A quick roundup of the issues driving the healthcare reform conversation.
Item of the Week
Week in Review
Rx PRICES Lawmakers and regulators look to focus increased attention on the drivers of high-cost prescription drugs heading into next year.
Quick takeaway: One group of stakeholders – specifically, the trade association representing pharmacy benefit managers (PBMs) – welcomes the focus, hoping the attention will allow for a reset of the dialogue surrounding the unsustainable trajectory of out-of-control drug prices.
Further context: Despite finding themselves the target of Big Pharma’s repeated attempts to distract from the role that drugmakers ultimately play in establishing drug prices, PBMs continue to concentrate their efforts on improving patient safety, outcomes, and affordability.
What it means: The pipeline of more expensive, specialty drugs coming to market brings greater urgency to addressing high drug prices. Despite making up just 2 percent of overall prescription volume, these medicines now account for more than half of all total annual pharmacy spending.
PRIVATE EQUITY Investor interest across the healthcare sector continues to reshape our delivery model.
Quick takeaway: On the surface, private equity investment in healthcare can offer some seemingly attractive benefits, such as a quick infusion of capital. However, there’s growing concern that private equity is far from a boon for the healthcare sector.
Further context: Last year, private equity firms invested more than $200 billion in over 1,400 healthcare acquisitions. But, these investments haven’t been without cost, as mounting evidence has shown that this increased penetration has led to higher prices and diminished quality of care.
And, it’s not just the care model that’s been impacted, as private equity and big banks have now looked to capitalize on the multibillion-dollar patient financing market, with one estimate showing profit margins of 29 percent – seven times what’s widely considered to be a solid hospital margin.
What it means: While the pace of investment this year is off 2021’s goldrush, private equity interest in the healthcare sector shows no signs of letting up. As it stands, at least 70 percent of all physicians in this country are now directly employed by a corporate-backed entity, in most cases, a private equity firm. Further, private equity-owned hospitals bring in nearly 30 percent more income compared to their peers by deploying a number of tactics to boost revenue, including:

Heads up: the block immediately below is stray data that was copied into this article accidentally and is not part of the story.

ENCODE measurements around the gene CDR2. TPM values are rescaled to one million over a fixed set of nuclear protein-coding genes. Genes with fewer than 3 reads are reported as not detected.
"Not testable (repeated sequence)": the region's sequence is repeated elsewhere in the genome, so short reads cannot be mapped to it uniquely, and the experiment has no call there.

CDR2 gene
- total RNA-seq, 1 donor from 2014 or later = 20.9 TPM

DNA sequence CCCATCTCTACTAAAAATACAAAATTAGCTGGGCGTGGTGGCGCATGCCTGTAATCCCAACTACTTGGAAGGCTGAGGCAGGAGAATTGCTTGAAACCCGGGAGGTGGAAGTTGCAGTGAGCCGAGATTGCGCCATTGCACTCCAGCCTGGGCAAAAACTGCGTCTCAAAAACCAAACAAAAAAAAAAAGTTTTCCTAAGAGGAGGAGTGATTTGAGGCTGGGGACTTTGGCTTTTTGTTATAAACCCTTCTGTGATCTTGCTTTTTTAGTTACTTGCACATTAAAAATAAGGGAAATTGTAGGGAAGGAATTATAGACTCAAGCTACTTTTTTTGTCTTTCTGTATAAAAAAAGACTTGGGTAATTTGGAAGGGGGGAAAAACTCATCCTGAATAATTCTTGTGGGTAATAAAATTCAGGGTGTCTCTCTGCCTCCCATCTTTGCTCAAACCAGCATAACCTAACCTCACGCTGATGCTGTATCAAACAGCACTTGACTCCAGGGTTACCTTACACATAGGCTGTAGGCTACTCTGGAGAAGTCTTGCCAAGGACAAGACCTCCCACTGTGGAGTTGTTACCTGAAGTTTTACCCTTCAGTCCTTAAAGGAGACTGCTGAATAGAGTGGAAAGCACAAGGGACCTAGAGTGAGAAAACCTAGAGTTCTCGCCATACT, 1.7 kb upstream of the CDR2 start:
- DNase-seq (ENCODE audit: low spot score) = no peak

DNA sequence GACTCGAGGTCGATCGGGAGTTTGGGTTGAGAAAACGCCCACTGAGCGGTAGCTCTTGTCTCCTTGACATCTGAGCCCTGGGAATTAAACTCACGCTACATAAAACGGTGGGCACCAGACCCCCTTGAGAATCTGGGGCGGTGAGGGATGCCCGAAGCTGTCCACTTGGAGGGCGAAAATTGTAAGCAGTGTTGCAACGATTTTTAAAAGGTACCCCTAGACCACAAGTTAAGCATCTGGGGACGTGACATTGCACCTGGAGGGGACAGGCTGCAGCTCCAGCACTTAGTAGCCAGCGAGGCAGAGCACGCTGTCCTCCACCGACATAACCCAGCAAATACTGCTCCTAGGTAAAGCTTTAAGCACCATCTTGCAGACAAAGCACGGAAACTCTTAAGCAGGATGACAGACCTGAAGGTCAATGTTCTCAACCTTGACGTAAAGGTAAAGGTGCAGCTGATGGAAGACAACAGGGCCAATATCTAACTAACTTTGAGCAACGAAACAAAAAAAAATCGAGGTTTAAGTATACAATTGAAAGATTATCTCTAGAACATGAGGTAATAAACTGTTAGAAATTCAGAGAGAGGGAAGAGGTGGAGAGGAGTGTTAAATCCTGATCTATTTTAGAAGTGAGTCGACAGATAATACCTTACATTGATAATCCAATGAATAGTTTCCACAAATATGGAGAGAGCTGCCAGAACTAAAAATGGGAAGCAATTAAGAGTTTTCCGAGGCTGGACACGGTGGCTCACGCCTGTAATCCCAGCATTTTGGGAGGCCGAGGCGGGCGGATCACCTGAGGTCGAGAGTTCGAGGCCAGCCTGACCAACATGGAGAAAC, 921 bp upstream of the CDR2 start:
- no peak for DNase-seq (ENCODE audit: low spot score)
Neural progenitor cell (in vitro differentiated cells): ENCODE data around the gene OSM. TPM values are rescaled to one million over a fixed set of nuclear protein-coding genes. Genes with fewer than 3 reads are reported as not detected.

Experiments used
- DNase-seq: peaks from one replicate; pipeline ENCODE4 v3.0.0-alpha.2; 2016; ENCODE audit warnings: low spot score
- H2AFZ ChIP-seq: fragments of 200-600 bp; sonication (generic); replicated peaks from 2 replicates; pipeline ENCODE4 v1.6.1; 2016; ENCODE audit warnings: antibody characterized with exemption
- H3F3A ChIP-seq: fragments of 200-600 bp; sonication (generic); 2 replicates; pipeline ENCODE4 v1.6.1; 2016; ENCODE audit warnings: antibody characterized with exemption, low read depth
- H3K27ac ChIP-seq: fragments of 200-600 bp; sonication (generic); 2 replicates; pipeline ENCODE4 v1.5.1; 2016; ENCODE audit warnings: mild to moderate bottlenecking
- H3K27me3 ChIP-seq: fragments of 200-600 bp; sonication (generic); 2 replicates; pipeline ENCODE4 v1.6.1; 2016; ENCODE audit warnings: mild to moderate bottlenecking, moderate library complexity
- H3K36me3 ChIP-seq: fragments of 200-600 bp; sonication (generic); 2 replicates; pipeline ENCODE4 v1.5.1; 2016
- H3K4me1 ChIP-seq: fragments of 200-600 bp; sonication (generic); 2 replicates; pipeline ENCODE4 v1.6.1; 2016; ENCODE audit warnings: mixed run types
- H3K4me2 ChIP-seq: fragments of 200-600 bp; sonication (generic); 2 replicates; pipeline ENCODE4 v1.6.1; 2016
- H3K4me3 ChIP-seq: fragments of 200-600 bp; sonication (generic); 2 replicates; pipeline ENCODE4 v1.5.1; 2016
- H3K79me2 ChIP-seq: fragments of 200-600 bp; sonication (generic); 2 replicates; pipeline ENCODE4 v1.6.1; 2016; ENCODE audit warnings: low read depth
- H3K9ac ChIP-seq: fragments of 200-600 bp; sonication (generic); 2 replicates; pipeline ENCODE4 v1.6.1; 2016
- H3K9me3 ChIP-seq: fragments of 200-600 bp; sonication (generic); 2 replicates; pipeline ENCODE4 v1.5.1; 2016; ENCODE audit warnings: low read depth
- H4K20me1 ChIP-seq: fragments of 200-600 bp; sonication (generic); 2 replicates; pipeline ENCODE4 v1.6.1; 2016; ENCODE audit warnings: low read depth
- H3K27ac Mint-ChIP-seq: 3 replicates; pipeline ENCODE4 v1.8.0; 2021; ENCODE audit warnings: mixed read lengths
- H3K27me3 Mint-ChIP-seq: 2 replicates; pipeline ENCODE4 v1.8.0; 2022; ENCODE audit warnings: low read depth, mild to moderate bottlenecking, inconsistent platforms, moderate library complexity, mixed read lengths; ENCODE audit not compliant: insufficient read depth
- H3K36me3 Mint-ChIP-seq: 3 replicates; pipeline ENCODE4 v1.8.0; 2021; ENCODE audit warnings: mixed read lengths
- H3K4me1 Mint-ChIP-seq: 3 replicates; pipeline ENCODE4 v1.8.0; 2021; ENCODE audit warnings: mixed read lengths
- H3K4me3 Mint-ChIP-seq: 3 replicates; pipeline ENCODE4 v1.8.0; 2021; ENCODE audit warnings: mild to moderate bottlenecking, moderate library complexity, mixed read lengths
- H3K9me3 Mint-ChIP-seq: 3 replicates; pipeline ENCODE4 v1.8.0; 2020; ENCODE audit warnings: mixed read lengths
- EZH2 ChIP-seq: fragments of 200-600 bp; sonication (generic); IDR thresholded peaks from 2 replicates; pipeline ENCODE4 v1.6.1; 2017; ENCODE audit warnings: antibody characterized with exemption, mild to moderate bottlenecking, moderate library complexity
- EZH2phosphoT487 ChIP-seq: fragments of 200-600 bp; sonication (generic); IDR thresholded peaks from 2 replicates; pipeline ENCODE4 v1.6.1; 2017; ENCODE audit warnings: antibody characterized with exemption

- Cutting staff and supplies
- Billing for unnecessary services and upcoding claims
- Surprise medical billing
SURPRISE MEDICAL BILLING Despite protecting American consumers from millions of unexpected bills, opponents continue to challenge the No Surprises Act (NSA).
Quick takeaways: The NSA was established to protect consumers from the surprise medical bills that can often result when patients unknowingly receive medical care or services from providers outside their insurance network. Now, out-of-network providers unhappy with their payments from health plans can initiate the independent dispute resolution (IDR) process to resolve payment disputes. However, pending legal challenges threaten to exacerbate the growing backlog of claims currently awaiting resolution.
Further context: As featured in last week’s newsletter, since the NSA’s implementation at the beginning of this year, 9 million surprise medical bills have been prevented. These consumer protections have spared millions of American families from the financial instability that comes with these bills. Nevertheless, providers have sought to undermine these protections, taking issue with the manner in which disputed claims are to be resolved.
What it means: As highlighted previously, private equity firms have gone to great lengths to protect their ability to surprise medical bill patients, having long ago operationalized the tactic into their revenue-maximization stream. In fact, these groups have even formed a dark-money organization to further attack the consumer protections put forward by the NSA. But, stakeholders – including employers, patient groups, insurers, and economists – have all rallied in defense of the NSA, in particular, the essential guardrails it establishes for the IDR process.
CARE COORDINATION State prior authorization regulations have negatively impacted programs.
Quick takeaway: A new survey sought to assess the impact of state prior authorization regulations on these care coordination programs. More than two dozen health plans across the country, covering 122 million commercial lives, responded, with three-quarters of them reporting that these regulations negatively impacted their programs.
Further context: Other important takeaways from the survey:
- These programs are evidence-based.
- They are reviewed at least annually.
- Some of the most common treatments subject to these programs are also some of the most expensive, including specialty drugs, elective inpatient medical and surgical services, and high-tech imaging.
What it means: At its most basic, prior authorization is aimed at enhancing care coordination – in other words, ensuring that patients are connected to the right care, based on clinical evidence, and informed by medical guidelines, cost, and utilization, and other key factors. While opponents have sought to frame prior authorization as creating unnecessary barriers between patients and their care, stakeholders point to care coordination as being an essential tool in the larger effort to eliminate waste, fraud, and abuse in our healthcare system.